So, summer is officially here. But, when it comes to exercise, there can be some downsides (i.e. sweating like you've never sweated before), but as long as you're drinking sufficient water, slathering on SPF like it's your full time job and stopping before the heat/workout combo gets too much, there's not much to say you can't be exercising outside in warmer weather. But does working out under the day's rays lead to you burning more kcals?
The answer, annoyingly, is 'possibly' and it's all to do with your basal metabolic rate. This is 'the amount of energy we expend per unit time at rest, or a measure of how quickly you break down fuels (calories) to keep your cells running.
Warmer weather may cause a slight increase in the basal metabolic rate, helping you burn those calories a little bit faster, because the body is working extra hard to keep you cool.
However, there are no firm scientific studies to prove exactly how many more calories you would burn.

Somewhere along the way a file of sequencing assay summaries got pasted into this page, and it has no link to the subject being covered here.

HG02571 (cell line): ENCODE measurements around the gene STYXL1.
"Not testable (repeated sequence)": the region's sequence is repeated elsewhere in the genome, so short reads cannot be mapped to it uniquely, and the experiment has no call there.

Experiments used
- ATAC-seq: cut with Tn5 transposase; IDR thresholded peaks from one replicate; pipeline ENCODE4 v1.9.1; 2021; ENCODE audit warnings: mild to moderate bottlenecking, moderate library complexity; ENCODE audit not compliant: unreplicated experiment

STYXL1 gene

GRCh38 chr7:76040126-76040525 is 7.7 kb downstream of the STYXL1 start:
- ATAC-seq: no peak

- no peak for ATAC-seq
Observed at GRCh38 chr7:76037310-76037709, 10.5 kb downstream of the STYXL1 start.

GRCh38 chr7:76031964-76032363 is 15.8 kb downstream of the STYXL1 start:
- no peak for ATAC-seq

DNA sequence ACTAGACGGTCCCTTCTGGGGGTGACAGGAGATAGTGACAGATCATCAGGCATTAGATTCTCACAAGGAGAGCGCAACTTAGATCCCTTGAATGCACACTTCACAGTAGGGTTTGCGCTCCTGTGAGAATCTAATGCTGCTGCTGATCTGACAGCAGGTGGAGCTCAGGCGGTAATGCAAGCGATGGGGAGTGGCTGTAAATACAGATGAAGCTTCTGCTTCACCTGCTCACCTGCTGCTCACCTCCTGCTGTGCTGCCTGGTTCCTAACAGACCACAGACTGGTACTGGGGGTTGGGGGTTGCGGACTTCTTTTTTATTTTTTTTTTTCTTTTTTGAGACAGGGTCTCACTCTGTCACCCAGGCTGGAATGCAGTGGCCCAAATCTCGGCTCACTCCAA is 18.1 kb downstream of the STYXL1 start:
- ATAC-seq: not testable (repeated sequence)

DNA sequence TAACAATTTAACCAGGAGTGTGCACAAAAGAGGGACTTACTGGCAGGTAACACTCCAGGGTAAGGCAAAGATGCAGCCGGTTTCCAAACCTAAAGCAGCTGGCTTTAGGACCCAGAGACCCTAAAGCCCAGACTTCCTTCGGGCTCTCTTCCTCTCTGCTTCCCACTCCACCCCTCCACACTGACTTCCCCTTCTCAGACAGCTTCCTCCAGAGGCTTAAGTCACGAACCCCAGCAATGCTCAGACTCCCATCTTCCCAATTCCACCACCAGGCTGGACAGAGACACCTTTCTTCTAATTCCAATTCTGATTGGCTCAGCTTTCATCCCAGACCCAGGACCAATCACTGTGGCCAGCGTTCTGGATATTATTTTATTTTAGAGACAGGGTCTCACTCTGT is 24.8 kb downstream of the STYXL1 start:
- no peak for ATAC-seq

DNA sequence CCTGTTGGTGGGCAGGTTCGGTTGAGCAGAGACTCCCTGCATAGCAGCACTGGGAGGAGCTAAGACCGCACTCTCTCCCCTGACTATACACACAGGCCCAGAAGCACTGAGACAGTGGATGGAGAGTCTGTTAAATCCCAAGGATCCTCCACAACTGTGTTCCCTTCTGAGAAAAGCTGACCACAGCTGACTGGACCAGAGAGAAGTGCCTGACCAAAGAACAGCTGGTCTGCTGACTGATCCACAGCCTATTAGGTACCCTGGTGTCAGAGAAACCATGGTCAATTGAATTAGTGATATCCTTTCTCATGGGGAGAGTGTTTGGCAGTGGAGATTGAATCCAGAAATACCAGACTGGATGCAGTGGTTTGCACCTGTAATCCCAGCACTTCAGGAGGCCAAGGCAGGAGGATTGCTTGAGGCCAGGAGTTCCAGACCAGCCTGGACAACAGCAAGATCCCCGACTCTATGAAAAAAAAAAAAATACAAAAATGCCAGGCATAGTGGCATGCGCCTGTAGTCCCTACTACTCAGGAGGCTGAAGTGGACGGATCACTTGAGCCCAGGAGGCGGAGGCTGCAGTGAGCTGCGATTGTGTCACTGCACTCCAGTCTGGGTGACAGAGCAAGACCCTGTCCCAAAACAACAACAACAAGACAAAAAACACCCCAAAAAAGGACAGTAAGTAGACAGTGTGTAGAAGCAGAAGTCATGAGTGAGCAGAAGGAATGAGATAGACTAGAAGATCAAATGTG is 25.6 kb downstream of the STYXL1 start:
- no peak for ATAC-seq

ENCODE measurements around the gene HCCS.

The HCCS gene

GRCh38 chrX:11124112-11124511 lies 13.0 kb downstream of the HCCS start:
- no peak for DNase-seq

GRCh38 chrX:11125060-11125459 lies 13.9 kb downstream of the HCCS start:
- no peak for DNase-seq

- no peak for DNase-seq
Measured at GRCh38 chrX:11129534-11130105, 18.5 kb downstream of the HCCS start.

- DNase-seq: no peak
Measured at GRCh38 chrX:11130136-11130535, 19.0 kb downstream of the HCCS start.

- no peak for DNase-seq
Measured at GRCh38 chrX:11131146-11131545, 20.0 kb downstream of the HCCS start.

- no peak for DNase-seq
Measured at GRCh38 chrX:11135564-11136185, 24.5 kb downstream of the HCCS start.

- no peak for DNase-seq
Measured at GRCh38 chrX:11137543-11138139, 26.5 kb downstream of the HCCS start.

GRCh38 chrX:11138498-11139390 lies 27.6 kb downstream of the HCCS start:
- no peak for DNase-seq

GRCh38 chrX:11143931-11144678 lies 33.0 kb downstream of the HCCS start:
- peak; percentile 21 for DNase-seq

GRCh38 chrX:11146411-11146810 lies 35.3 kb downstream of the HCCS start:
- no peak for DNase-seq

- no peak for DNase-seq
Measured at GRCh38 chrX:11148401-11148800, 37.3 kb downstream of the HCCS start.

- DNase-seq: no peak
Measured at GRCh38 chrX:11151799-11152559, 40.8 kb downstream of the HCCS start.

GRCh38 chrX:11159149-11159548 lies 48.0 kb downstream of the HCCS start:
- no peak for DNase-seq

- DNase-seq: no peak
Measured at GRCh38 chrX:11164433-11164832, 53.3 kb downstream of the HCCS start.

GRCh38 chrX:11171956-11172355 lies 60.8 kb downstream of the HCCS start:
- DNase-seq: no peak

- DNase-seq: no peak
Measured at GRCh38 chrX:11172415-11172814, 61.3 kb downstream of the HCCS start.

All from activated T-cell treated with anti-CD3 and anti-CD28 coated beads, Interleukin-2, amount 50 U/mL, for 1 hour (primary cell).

Greg Drach, an ultra marathon runner, points out that any increase in calorie burn you might see as a result of warm surroundings would probably only last a short amount of time anyway – because the body learns to adjust.
Someone who may not be used to working out in hot weather may burn more calories than someone who has been practicing for a long time, however over time your body will condition to work less hard under such temperatures and your calories burnt during the workout will naturally decrease,' he says.
Bottom line: Should you exercise in hot weather?
It's super important to remember that if you do decide to work out in high temperatures, the need for hydration is extra important. 'Exercising in a heatwave is riskier as you can dehydrate or get a heat stroke,' warns Greg.
Make the most of your workout in the heat by wearing the right clothing (a white breathing cap and light workout outfit), stay hydrated, and try not to workout out in the middle of the day, but rather aim for early morning or late evening workouts.